No one in that little town had ever stepped a foot inside our door. Some had come to the porch to visit but never inside. A couple of the younger men and sat on the front porch with my husband to talk and play guitar...but no one had ever come inside. Why was that? In a small southern town that was not the norm, it was downright odd.

Had they all known something and failed to tell us?

I decided to ask Mrs. Beal for the truth. She blushed and looked down when I posed the question. When she looked back up at me, she seemed ashamed.

“Yep, Honey, most folks here knowed this place was haunted. But it didn’t seem to bother y’all none, at least not till just lately. Me and the husband figured that’s why y’all are movin’ to Valdosta.”
I sat down on the top step, bewildered!

 I was from a small town originally, I knew how clannish southern rural towns could be, but I still couldn’t believe that everybody knew this house’s secret and nobody bothered to tell us.

“Well, do you know the story about this house, because I want to know Mrs. Beal? I think I deserve that much, don’t you?”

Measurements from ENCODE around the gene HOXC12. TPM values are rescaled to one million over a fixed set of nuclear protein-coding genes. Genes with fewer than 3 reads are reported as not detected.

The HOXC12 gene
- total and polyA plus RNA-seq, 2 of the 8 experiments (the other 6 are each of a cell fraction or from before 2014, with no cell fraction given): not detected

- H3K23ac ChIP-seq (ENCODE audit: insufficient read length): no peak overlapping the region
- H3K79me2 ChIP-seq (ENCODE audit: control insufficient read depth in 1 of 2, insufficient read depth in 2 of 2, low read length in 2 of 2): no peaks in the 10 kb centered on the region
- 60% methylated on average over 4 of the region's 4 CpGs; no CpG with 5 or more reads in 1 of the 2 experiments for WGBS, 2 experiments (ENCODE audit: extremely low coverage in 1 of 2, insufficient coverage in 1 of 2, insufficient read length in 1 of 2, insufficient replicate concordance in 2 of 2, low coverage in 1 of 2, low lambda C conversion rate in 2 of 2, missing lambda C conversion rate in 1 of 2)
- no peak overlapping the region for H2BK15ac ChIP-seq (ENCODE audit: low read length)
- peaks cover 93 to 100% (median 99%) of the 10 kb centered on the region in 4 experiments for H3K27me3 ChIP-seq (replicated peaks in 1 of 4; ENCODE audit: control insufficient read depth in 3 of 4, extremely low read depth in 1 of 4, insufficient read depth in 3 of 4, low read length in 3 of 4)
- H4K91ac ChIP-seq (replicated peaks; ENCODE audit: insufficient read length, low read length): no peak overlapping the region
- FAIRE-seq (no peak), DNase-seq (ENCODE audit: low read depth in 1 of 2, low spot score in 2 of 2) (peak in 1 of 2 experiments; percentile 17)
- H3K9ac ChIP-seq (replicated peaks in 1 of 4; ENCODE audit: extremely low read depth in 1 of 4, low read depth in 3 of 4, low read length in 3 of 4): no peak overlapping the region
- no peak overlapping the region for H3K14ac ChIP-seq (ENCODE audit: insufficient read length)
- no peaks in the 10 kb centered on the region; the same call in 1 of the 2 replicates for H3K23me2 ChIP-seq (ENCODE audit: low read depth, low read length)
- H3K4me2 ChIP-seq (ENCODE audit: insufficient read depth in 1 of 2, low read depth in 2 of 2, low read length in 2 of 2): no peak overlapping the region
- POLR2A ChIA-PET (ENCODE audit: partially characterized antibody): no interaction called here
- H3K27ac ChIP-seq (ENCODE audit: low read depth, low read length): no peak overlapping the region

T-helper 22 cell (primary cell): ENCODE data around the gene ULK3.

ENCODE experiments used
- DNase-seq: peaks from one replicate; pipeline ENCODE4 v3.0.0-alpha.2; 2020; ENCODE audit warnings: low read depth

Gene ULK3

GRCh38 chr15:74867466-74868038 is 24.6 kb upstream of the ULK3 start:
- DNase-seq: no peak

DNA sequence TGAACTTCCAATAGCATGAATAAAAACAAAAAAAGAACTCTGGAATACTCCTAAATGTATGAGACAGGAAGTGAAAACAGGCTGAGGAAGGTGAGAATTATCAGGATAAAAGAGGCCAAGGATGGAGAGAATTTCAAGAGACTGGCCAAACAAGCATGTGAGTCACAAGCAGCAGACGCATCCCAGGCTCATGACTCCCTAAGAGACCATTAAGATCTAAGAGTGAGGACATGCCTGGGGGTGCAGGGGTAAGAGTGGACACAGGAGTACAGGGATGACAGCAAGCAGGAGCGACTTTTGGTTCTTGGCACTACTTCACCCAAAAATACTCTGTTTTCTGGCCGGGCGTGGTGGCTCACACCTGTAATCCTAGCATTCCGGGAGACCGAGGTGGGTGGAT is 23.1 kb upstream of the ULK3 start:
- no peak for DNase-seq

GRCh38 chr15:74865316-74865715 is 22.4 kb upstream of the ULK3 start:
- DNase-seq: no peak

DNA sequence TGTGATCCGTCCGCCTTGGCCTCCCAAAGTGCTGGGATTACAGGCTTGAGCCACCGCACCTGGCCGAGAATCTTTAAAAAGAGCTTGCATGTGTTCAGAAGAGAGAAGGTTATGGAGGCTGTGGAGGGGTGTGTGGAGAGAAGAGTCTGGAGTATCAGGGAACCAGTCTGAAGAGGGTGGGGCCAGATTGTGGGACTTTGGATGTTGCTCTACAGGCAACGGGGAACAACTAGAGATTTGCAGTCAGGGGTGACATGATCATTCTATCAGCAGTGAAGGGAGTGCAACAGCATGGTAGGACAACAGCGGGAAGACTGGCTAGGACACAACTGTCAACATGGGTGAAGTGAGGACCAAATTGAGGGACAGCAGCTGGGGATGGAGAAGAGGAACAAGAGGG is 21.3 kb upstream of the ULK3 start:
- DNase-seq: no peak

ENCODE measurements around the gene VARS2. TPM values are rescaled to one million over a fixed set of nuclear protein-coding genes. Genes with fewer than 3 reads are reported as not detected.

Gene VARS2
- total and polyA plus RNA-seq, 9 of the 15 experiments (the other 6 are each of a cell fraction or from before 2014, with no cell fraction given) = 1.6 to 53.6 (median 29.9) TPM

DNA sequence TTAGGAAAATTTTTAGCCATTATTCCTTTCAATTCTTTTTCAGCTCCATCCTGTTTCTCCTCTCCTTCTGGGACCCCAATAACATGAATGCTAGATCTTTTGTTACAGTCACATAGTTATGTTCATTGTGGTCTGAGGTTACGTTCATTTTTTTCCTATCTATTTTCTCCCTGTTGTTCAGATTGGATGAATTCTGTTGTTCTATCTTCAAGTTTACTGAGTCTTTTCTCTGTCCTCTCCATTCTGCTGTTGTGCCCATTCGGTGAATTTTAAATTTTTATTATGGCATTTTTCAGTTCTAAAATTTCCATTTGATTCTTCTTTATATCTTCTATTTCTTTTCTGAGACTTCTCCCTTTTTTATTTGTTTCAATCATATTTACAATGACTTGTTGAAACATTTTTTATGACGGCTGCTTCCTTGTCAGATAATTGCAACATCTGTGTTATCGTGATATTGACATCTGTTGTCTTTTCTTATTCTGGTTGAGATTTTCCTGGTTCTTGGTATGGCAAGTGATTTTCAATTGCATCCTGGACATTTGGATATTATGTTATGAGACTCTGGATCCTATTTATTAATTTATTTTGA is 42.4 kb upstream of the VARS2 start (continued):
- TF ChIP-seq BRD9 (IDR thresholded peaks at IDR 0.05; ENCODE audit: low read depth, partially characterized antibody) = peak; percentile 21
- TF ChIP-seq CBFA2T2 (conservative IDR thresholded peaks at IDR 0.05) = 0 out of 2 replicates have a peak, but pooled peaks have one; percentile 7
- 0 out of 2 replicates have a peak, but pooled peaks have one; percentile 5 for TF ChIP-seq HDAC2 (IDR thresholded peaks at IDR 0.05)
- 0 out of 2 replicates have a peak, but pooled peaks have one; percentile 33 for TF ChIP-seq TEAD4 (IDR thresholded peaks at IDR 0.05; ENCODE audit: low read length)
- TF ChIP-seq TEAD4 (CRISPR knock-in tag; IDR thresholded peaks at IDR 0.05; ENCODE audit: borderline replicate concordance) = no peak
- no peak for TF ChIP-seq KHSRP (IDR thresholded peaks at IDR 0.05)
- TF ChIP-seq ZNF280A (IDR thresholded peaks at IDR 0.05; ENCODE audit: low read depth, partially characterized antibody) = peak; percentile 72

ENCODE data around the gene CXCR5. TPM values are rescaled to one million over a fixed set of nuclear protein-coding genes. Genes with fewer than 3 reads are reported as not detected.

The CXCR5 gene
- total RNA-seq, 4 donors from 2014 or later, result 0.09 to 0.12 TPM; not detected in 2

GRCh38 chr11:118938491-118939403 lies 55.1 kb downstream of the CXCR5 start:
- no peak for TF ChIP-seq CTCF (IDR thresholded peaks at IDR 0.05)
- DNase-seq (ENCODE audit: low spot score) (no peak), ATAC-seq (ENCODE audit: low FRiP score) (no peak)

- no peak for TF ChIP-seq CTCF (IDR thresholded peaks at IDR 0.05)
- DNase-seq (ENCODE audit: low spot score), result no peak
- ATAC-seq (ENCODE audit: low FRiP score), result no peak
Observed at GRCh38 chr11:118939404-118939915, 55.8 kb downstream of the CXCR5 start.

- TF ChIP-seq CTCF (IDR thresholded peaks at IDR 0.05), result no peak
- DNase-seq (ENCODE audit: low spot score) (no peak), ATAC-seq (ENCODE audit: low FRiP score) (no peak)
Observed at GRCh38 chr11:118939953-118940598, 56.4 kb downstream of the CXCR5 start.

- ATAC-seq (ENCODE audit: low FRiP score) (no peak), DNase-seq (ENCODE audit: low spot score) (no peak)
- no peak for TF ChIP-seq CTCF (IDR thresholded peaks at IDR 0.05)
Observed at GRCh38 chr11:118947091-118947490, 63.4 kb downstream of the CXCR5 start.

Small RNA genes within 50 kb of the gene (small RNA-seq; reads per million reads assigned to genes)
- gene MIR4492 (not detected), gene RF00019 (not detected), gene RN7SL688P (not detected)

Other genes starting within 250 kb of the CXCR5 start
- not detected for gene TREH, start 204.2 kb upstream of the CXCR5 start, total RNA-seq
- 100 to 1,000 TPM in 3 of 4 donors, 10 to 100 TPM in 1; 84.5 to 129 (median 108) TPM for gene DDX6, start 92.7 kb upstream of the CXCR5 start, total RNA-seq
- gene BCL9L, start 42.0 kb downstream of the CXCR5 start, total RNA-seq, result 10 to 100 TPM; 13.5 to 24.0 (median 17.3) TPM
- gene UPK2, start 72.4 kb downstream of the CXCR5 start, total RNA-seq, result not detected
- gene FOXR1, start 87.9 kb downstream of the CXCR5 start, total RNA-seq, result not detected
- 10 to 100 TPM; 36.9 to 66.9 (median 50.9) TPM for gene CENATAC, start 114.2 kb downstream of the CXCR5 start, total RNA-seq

She nodded and sighed. Then she told me a sad tale of an old gentleman who had rented the house for many years from our present landlord. He had little family and was on bad terms with his only son. She described a grouchy old curmudgeon that didn’t seem to have a kind word for anyone and kept to himself.

He minded his own business and didn’t visit or interact with folks, except when he absolutely had to. Even with the distance he kept, people around town noticed after about four days that no one had seen him out on his porch in the rocker or up at the general store.

Someone called the landlord, Mr. Jones, who went to the house and knocked, to no avail. His old truck was in the yard so if he was gone, someone would have had to come and pick him up.

Mr. Jones called the son, who lived somewhere out west, and was told that he hadn’t talked to his father in several years. He had no idea where he might be, and said that he didn’t really care. They had nothing to say to each other anymore. He authorized the landlord to use his master key to go inside.